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Nuclear weapon design

Nuclear weapon designs are often divided into two classes, based on the dominant source of the nuclear weapon's energy.
  • Fission bombs derive their power from nuclear fission, where heavy nuclei (uranium or plutonium) split into lighter elements when bombarded by neutrons (produce more neutrons which bombard other nuclei, triggering a chain reaction). These are historically called atom bombs or A-bombs, though this name is not precise due to the fact that chemical reactions release energy from atomic bonds and fusion is no less atomic than fission. Despite this possible confusion, the term atom bomb has still been generally accepted to refer specifically to nuclear weapons, and most commonly to pure fission devices.

  • Fusion bombs are based on nuclear fusion where light nuclei such as hydrogen and helium combine together into heavier elements and release large amounts of energy. Weapons which have a fusion stage are also referred to as hydrogen bombs or H-bombs because of their primary fuel, or thermonuclear weapons because fusion reactions require extremely high temperatures for a chain reaction to occur.

The distinction between these two types of weapon is blurred by the fact that they are combined in nearly all complex modern weapons: a smaller fission bomb is first used to reach the necessary conditions of high temperature and pressure to allow fusion to occur. On the other hand, a fission device is more efficient when a fusion core first boosts the weapon's energy. Since the distinguishing feature of both fission and fusion weapons is that they release energy from transformations of the atomic nucleus, the best general term for all types of these explosive devices is "nuclear weapon".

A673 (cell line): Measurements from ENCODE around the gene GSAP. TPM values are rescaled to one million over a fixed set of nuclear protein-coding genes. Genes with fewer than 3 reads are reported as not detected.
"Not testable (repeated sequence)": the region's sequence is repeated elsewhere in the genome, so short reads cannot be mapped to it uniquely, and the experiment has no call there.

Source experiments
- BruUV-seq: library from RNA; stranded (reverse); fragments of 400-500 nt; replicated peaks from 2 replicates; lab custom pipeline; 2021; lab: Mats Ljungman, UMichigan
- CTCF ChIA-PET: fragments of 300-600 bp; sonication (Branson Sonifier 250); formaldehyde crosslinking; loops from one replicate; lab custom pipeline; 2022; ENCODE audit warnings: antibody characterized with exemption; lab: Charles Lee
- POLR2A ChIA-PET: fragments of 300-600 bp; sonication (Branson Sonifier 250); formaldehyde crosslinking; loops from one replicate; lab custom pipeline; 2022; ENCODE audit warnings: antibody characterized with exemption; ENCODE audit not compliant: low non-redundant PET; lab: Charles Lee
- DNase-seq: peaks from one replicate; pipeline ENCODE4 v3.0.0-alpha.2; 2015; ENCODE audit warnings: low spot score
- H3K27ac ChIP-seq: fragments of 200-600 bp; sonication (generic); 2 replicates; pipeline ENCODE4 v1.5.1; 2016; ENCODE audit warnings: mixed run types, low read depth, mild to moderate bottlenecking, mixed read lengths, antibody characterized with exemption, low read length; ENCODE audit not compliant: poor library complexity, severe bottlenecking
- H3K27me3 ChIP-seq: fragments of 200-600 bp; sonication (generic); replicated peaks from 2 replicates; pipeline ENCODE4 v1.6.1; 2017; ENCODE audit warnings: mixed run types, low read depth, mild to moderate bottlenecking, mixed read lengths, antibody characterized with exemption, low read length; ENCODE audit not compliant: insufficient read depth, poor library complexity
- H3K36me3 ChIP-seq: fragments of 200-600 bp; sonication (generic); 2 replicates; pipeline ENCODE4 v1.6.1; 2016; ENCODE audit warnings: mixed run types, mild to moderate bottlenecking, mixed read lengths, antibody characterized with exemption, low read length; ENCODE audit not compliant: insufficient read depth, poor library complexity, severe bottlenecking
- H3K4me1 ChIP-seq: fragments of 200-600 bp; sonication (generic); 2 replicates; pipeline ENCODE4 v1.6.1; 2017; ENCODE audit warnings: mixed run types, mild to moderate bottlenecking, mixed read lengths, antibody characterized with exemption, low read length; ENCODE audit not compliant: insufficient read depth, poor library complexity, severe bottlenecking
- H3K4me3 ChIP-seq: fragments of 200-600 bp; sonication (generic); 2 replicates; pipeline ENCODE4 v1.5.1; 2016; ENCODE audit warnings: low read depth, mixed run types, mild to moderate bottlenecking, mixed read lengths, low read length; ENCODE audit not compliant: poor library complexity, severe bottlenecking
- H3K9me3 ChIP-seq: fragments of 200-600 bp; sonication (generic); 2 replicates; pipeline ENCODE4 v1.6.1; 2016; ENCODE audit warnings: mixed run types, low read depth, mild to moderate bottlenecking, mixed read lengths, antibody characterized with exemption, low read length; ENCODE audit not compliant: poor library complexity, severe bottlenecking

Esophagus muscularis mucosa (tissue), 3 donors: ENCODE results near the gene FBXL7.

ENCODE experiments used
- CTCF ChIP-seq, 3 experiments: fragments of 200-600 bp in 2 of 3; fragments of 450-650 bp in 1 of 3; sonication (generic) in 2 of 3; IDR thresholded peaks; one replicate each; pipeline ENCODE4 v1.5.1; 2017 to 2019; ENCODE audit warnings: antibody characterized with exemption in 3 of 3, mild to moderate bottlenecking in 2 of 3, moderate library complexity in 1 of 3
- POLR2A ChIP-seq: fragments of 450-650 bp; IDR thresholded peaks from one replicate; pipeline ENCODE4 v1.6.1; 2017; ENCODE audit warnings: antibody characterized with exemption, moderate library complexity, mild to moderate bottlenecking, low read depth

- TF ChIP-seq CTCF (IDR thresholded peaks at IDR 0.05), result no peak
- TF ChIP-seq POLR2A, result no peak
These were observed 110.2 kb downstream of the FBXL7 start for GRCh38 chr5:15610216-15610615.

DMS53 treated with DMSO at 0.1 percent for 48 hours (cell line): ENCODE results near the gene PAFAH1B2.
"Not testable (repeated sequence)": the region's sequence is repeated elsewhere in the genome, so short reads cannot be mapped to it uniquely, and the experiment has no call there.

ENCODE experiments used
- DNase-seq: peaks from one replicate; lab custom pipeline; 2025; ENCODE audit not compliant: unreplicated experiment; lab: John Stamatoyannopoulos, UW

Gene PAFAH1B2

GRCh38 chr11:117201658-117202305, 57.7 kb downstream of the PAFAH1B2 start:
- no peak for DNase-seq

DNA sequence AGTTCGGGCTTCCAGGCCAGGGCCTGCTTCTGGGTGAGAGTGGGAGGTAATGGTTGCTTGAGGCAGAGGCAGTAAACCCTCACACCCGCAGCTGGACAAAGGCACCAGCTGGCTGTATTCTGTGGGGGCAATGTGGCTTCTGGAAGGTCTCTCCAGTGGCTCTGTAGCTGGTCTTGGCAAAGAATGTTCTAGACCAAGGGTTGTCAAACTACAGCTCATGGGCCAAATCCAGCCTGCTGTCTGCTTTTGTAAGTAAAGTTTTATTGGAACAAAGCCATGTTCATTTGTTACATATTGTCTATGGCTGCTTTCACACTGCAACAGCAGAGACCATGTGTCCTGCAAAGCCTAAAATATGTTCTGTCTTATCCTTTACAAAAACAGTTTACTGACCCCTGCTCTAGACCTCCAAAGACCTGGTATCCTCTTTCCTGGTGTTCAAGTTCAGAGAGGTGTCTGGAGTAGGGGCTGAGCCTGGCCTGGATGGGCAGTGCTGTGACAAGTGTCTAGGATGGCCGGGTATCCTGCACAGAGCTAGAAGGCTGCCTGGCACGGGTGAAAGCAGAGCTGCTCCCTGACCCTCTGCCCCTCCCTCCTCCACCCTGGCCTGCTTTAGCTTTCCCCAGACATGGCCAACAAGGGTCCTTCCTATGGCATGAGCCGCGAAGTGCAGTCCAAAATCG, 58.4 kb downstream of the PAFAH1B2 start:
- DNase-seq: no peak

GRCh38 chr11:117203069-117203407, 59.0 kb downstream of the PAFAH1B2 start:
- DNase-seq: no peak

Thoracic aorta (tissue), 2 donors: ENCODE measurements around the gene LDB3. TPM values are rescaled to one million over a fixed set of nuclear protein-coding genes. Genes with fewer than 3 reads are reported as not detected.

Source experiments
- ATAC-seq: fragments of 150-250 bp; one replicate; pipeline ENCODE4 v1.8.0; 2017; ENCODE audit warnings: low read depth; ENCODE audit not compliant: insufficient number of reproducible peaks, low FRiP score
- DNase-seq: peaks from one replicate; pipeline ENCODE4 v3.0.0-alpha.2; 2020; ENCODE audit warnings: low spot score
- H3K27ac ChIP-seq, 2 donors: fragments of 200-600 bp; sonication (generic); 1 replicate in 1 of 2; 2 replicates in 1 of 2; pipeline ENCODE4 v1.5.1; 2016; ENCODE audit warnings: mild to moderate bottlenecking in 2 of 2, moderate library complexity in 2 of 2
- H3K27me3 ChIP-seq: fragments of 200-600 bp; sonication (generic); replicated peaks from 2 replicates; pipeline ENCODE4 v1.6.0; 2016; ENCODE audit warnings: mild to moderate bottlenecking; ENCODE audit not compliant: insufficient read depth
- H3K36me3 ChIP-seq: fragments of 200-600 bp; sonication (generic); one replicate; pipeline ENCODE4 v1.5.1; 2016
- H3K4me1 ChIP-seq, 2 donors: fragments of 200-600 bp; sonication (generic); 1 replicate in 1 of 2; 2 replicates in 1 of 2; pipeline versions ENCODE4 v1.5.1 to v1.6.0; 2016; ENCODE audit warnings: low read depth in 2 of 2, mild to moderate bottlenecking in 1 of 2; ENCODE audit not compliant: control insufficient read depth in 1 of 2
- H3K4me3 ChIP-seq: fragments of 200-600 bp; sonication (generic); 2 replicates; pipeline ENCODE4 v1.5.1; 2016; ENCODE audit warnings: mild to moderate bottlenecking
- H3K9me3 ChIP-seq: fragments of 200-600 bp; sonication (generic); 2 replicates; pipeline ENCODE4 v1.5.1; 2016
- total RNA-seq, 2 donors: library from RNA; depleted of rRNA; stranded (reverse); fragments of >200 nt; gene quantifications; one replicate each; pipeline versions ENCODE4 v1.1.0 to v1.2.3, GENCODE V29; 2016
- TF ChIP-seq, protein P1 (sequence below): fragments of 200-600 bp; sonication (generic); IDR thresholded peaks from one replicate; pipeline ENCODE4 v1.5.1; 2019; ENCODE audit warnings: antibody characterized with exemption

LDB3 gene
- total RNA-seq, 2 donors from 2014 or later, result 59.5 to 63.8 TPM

Other specific types of nuclear weapon design which are commonly referred to by name include: neutron bomb, cobalt bomb, enhanced radiation weapon, and salted bomb.

The simplest nuclear weapons are pure fission bombs. These were the first types of nuclear weapons built during the Manhattan Project and they are a building block for all advanced nuclear weapons designs.

A mass of fissile material[?] is called critical when it is capable of a sustained chain reaction, which depends upon the size, shape and purity of the material as well as what surrounds the material. A numerical measure of whether a mass is critical or not is available as the neutron multiplication factor, k, where

k = f - l

Where f is the average number of neutrons released per fission event and l is the average number of neutrons lost by either leaving the system or being captured in a non-fission event.When k=1 the mass is critical, k<1 is subcritical and k>1 is supercritical. A fission bomb works by rapidly changing a subcritical mass of fissile material into a supercritical assembly, causing a chain reaction which rapidly releases large amounts of energy. In practice the mass is not made slightly critical, but goes from slightly subcritical (k=.9) to highly supercritical (k= 2 or 3), so that each neutron creates several new neutrons and the chain reaction advances more quickly. The main challenge in producing an efficient explosion using nuclear fission is to keep the bomb together long enough for a substantial fraction of the available nuclear energy to be released.